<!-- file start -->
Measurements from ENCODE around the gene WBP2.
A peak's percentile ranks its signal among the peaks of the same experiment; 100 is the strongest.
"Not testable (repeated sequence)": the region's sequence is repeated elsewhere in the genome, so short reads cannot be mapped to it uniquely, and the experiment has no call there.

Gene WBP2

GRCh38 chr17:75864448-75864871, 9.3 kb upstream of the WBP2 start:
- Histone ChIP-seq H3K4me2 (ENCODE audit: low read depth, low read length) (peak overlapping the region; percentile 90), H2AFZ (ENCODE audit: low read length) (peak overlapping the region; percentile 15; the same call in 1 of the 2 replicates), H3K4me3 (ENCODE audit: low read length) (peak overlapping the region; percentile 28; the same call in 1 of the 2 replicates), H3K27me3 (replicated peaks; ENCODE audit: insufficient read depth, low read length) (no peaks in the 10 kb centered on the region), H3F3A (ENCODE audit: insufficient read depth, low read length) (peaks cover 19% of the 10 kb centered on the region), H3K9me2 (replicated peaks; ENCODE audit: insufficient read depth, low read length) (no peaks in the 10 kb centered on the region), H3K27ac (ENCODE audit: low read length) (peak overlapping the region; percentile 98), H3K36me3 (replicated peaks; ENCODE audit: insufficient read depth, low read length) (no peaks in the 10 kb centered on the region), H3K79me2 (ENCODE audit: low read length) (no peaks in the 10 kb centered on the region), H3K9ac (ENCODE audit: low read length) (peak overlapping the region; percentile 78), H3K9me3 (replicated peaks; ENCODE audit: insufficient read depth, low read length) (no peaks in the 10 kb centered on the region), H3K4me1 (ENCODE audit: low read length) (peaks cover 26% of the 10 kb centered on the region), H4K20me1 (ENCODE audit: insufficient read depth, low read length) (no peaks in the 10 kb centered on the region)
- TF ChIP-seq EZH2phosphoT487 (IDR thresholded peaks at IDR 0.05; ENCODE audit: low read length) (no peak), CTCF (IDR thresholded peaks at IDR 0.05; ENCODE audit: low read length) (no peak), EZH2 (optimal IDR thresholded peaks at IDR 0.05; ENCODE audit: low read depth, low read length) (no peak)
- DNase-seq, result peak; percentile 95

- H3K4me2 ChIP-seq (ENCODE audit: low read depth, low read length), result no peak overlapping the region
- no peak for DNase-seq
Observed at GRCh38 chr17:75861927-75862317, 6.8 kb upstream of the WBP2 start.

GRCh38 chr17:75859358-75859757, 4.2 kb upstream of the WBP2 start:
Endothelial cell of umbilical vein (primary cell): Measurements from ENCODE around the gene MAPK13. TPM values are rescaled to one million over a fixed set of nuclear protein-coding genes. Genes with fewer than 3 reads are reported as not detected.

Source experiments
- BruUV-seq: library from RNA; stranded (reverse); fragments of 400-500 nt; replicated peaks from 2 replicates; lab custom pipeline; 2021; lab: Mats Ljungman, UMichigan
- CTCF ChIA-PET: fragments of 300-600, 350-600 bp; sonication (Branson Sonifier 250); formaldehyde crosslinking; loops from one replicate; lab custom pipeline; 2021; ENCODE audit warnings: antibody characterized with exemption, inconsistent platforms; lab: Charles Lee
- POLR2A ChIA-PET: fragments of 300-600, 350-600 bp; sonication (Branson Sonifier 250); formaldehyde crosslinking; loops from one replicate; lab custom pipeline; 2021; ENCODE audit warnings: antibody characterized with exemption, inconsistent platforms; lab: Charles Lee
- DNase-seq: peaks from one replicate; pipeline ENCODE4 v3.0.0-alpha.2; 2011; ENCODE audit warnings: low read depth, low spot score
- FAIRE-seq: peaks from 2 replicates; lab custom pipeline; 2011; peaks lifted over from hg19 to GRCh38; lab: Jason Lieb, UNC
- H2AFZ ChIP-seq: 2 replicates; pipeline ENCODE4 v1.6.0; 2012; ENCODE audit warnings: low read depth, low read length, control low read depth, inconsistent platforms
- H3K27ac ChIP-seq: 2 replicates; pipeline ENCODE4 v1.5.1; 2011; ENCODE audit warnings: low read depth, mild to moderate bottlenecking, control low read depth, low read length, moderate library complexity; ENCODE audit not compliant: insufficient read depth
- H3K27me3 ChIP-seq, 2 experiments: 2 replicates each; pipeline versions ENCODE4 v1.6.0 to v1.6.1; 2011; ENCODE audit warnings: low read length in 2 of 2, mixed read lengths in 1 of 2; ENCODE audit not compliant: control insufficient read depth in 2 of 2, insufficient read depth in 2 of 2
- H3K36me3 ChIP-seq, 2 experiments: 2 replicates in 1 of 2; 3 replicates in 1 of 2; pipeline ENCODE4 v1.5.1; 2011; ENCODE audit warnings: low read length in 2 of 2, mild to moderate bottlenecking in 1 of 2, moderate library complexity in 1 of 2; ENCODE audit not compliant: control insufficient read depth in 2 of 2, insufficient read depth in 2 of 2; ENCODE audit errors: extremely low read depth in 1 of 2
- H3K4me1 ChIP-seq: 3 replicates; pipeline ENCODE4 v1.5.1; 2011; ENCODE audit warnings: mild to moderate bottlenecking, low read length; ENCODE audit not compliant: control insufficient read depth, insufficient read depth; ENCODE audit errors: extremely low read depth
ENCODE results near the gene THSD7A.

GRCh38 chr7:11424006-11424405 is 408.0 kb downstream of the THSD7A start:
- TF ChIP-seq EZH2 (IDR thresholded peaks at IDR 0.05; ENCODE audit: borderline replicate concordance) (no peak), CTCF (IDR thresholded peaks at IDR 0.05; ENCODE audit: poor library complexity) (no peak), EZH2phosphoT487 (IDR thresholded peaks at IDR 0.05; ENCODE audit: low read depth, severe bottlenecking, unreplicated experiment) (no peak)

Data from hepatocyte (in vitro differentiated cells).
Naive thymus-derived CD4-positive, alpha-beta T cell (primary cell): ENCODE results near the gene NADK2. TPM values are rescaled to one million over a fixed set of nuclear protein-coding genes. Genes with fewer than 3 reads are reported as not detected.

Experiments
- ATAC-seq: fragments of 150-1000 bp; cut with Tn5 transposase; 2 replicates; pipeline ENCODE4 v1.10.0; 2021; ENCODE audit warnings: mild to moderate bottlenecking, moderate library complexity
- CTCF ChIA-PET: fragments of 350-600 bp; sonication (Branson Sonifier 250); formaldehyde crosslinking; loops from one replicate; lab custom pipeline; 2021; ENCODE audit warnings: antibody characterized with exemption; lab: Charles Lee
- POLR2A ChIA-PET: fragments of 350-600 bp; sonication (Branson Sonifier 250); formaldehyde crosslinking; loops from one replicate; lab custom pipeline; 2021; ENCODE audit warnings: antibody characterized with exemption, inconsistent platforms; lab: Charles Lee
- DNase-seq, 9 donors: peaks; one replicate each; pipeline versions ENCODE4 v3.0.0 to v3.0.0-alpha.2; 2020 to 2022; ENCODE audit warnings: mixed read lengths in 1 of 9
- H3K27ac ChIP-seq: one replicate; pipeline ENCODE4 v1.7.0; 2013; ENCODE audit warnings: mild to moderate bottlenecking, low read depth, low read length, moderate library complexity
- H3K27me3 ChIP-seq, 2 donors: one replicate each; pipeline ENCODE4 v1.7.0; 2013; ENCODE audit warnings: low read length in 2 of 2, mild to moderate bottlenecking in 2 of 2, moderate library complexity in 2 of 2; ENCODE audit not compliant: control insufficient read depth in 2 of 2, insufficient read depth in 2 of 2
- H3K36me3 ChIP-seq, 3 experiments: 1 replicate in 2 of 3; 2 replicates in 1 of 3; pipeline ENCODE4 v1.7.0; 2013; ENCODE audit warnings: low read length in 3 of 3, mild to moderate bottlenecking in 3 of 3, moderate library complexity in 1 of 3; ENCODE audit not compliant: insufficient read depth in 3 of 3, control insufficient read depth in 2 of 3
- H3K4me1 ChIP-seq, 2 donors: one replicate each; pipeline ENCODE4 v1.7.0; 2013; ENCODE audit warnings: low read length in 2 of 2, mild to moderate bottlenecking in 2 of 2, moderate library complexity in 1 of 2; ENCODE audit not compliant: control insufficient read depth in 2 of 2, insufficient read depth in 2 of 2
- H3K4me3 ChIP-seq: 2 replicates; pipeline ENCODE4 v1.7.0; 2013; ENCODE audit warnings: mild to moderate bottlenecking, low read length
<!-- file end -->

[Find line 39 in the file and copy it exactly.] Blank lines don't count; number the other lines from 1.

- H3K4me3 ChIP-seq: 2 replicates; pipeline ENCODE4 v1.7.0; 2013; ENCODE audit warnings: mild to moderate bottlenecking, low read length